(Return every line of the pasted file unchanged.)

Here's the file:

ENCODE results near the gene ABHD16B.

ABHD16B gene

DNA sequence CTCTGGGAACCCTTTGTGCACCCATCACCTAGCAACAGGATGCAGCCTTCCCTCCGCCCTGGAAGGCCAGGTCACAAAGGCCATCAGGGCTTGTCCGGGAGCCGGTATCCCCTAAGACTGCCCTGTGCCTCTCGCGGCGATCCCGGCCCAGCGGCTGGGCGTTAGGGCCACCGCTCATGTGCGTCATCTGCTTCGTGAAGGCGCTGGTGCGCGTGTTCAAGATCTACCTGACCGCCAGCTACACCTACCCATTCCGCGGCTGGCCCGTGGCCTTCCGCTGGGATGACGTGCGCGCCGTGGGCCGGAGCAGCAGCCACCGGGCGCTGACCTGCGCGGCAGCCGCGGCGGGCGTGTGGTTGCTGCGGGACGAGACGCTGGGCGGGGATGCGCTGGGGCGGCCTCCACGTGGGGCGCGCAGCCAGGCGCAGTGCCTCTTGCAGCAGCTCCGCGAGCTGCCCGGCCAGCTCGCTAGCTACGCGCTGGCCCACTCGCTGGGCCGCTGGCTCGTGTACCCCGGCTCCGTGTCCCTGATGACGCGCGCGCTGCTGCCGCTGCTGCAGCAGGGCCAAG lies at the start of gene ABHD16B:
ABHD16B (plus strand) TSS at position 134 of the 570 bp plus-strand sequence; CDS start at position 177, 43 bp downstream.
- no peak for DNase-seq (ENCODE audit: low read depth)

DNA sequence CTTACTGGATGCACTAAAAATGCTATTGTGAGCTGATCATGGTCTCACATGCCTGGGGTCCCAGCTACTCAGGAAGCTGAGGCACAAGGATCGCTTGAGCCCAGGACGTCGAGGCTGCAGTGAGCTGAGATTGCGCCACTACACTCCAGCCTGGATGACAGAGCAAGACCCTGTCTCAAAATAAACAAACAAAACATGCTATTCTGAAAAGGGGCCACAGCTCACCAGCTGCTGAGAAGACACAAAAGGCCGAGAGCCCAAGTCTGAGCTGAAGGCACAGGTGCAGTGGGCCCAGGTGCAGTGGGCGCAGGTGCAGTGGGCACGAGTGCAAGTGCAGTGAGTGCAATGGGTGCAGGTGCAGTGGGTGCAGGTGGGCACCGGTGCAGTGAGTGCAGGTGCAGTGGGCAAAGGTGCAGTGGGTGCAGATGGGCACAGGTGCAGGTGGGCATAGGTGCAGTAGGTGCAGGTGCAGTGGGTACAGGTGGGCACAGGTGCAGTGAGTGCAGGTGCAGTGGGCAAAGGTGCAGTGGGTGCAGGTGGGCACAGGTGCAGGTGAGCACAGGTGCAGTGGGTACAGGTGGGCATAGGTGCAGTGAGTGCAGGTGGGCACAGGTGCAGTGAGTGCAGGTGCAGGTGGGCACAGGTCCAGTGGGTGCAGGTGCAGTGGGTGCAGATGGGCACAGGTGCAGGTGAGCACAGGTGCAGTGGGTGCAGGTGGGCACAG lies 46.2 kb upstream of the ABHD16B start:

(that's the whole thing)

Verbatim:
ENCODE results near the gene ABHD16B.

ABHD16B gene

DNA sequence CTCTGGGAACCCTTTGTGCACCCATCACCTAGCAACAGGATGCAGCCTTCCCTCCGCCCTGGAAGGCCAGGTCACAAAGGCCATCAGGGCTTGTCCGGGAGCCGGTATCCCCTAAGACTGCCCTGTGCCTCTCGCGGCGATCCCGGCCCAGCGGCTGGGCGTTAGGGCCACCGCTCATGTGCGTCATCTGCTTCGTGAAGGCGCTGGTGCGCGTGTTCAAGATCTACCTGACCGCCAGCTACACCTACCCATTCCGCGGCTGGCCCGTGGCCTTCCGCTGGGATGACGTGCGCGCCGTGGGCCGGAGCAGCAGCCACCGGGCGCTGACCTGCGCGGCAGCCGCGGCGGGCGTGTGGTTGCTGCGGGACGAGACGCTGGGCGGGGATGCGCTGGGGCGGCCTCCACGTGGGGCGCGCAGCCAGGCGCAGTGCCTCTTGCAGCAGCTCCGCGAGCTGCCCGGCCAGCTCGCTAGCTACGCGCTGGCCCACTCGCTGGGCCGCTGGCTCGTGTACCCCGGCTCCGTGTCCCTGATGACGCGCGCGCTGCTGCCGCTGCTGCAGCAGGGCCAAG lies at the start of gene ABHD16B:
ABHD16B (plus strand) TSS at position 134 of the 570 bp plus-strand sequence; CDS start at position 177, 43 bp downstream.
- no peak for DNase-seq (ENCODE audit: low read depth)

DNA sequence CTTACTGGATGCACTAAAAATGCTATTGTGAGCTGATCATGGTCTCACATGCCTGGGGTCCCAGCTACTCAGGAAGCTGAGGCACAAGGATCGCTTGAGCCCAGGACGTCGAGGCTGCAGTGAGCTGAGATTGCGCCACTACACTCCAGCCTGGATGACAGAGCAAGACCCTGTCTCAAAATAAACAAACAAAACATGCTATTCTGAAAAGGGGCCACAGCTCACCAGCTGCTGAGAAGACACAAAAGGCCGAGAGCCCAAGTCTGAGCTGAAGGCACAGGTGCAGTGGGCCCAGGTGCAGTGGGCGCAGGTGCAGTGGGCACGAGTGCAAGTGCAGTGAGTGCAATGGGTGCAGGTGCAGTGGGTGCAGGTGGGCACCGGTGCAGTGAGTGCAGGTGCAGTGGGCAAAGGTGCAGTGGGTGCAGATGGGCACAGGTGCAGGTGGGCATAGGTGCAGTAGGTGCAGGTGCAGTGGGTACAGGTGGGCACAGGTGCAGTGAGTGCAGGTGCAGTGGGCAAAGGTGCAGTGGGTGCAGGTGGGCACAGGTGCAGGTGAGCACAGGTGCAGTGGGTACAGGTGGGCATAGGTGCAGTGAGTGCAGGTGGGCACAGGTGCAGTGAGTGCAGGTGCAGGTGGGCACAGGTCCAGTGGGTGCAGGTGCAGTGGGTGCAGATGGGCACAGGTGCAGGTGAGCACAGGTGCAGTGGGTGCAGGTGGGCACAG lies 46.2 kb upstream of the ABHD16B start: